USB-C vs. USB 3.1: What’s the difference?



 With the launch of the Apple MacBook and Google’s Chromebook Pixel, USB-C (also called USB Type-C) and the accompanying USB 3.1 standard are both hitting market somewhat earlier than we initially expected. If you’re curious about the two standards and how they interact, we’ve dusted off and updated our guide to the upcoming technology. The situation is more nuanced than it’s been with previous USB standard updates — USB 3.1 and USB Type-C connectors may be arriving together on the new machines, but they aren’t joined at the hip the way you might think.

USB Type-C: Fixing an age-old problem

The near-universal frustration over attempts to connect USB devices to computers has been a staple of nerd humor and lampooned in various ways until Intel finally found a way to take the joke quantum.


USB Type-C promises to solve this problem with a universal connector that’s also capable of twice the theoretical throughput of USB 3.0 and can provide far more power. That’s why Apple is pairing up Type-C and USB 3.1 to eliminate the power connector on the MacBook. It’s a goal we agree with, even if we’re less thrilled with the company’s decision to dump USB ports altogether with that single exception. Google’s approach, in providing two USB-C and two regular USB 3.0 ports, is obviously preferable, even though it adds a bit of bulk to the machine.

Type-C connectors will be shipped in a variety of passive adapters (an earlier version of this story erroneously asserted that such cables would not be available, Extremetech regrets the error). The spec provides for passive adapters with USB 3.0 / 3.1 on one end and USB Type-C on the other.

USB-C, USB 3.1 not always hooked together


The Type-C plug can be used with previous standards of USB, which means manufacturers don’t automatically have to adopt expensive 3.1 hardware if they want to include it in mobile devices. Apple, to be clear, is offering USB 3.1 on the new MacBook, though the company hasn’t disclosed which third party vendor is providing the actual chipset support.

A USB Type-C port next to USB 3.0.

The disconnect between USB 3.1’s performance standard and the USB Type-C connector is going to inevitably cause confusion. One reason the shift from USB 2.0 to 3.0 was relatively painless is because coloring both the cables and plugs bright blue made it impossible to mistake one type of port for the other.

The upside to decoupling USB 3.1 from USB-C, however, is that companies can deploy the technology on mobile phones and tablets without needing to opt for interfaces that inevitably consume more power. Then again, some might argue that this would be a moot point — the USB controller can be powered down when it isn’t active, and when it is active, the device should be drawing power off the PC or charging port anyway. Heat dissipation could theoretically remain a concern — higher bandwidth inevitably means higher heat, and in devices built to 3-4W specifications, every tenth of a watt matters.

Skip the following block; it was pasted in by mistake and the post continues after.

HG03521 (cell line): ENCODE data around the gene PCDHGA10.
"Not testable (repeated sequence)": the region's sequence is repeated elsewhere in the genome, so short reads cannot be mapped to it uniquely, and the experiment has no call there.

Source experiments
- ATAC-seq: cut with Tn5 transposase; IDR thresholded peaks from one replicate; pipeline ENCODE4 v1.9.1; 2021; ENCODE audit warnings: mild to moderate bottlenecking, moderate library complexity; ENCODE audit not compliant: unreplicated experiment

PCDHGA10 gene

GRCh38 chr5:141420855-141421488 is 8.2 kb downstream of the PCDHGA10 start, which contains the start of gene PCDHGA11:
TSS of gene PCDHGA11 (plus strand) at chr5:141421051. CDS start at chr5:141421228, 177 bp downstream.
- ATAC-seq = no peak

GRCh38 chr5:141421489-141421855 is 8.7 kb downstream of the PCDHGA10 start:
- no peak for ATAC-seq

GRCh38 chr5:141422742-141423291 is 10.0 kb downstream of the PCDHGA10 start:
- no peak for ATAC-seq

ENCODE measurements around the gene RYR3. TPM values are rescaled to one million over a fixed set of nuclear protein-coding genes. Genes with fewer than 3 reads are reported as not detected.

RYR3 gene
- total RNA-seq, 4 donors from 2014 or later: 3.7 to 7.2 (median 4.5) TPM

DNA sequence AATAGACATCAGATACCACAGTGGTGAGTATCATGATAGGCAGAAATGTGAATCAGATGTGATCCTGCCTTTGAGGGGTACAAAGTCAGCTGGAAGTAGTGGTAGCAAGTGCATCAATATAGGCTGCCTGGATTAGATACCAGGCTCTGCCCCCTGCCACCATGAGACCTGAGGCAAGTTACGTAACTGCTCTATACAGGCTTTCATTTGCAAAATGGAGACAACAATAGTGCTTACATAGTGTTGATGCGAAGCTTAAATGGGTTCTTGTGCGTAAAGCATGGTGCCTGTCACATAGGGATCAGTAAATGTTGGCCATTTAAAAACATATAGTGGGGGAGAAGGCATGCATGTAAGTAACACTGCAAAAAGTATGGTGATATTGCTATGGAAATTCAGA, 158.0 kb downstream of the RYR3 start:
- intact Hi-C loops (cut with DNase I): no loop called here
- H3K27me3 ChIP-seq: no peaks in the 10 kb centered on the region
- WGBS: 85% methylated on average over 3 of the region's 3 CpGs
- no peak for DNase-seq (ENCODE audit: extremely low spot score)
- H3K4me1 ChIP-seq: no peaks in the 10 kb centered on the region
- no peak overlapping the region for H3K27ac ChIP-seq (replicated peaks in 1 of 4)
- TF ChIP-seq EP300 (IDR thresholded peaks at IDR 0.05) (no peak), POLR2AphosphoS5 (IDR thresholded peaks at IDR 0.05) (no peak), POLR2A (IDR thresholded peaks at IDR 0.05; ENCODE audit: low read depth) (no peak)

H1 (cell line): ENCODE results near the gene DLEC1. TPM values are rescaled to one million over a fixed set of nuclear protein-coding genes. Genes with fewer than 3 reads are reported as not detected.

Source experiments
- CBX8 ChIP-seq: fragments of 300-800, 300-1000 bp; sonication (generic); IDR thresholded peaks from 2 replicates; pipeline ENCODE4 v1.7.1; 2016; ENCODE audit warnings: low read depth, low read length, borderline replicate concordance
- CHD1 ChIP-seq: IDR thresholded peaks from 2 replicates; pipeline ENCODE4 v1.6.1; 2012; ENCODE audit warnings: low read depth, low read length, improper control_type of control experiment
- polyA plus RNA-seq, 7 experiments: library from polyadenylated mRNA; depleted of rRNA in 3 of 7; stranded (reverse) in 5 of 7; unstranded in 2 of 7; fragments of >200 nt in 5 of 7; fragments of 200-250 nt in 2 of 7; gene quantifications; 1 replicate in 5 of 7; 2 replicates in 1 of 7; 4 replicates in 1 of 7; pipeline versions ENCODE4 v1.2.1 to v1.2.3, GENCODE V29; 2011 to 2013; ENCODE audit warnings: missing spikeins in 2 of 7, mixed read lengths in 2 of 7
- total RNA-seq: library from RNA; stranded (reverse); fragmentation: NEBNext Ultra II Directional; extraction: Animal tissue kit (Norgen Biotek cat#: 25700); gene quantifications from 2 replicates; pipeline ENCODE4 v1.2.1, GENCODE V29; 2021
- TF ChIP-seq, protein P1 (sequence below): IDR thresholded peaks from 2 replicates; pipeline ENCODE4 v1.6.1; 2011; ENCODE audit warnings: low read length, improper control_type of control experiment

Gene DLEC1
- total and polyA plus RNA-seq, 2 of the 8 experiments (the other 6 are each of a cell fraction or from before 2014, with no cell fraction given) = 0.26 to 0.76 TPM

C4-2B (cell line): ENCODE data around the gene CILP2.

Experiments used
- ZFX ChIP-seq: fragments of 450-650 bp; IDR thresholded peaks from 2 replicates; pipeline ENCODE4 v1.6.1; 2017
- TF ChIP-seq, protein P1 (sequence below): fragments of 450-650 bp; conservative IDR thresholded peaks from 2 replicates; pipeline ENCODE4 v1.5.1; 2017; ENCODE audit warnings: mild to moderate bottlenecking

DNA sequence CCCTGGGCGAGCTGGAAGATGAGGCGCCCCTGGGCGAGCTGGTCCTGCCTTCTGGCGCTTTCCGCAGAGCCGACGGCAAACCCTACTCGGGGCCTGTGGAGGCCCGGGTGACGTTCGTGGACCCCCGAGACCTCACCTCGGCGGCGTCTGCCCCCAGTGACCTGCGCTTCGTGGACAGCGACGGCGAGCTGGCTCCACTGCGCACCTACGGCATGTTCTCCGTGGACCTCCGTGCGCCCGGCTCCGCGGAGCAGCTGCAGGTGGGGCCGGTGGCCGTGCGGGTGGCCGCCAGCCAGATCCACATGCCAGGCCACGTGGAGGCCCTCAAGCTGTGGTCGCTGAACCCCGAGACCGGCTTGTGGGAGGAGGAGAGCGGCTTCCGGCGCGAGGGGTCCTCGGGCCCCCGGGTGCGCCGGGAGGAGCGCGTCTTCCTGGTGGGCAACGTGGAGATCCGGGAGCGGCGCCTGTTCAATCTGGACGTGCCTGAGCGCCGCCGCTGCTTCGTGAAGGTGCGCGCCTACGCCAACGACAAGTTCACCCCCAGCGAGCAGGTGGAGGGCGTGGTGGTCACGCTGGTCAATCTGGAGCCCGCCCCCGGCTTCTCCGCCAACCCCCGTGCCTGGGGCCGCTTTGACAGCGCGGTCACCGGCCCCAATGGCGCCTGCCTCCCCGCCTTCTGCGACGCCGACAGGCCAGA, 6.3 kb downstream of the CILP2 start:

If I had to bet, I’d bet that the 100W power envelope on USB 3.1 will actually be of more practical value than the 10Gbps bandwidth capability. While it’s true that USB 3.1 will give external SSD enclosures more room to stretch their legs, the existing standard still allows conventional mechanical drives to run at full speed, while SSDs can hit about 80% of peak performance for desktop workloads. It might not be quite as good, but it’s a far cry from the days when using USB 2.0 for an external hard drive was achingly slow compared to SATA. Signal overhead is also expected to drop significantly, thanks to a switch to a 128-bit and 132-bit encoding scheme, similar to that used in PCI-Express 3.0.

The ability to provide 100W of power, as opposed to 10W, however, means that nearly every manufacturers could ditch clunky power bricks. There would still be concern about ensuring that connect points were sufficiently reinforced, but provided such concerns can be accounted for, the vast majority of laptops could switch over to the new standard. Hard drives and other external peripherals could all be powered by single wires, as could USB hubs for multiple devices.

The higher bandwidth is nice, and a major selling point, but the flippable connector and the power provisioning will likely make more difference in the day-to-day reality of life. As forcompetition with Intel’s Thunderbolt, USB 3.1 will continue to lag Intel’s high-speed standard, but as bandwidth rises this gap becomes increasingly academic. At this point, it’s the features USB doesn’t allow, like RAID and TRIM, that matter more than the raw bandwidth does in most cases.


Apple’s MacBook will be first out the door with USB 3.1 and USB-C support, with vendors scurrying to match the company on both counts. LaCie has announced a new revision of itsPorsche Design Mobile Drive that takes advantage of the Type-C connector, but only offers USB 3.0. It’s going to take time for the 3.1 spec to really show up on peripheral devices, even those that adopt the USB-C cable. Motherboard support outside the Apple MacBook is probably 4-5 months away, though the first peripheral cables should be available well before that point.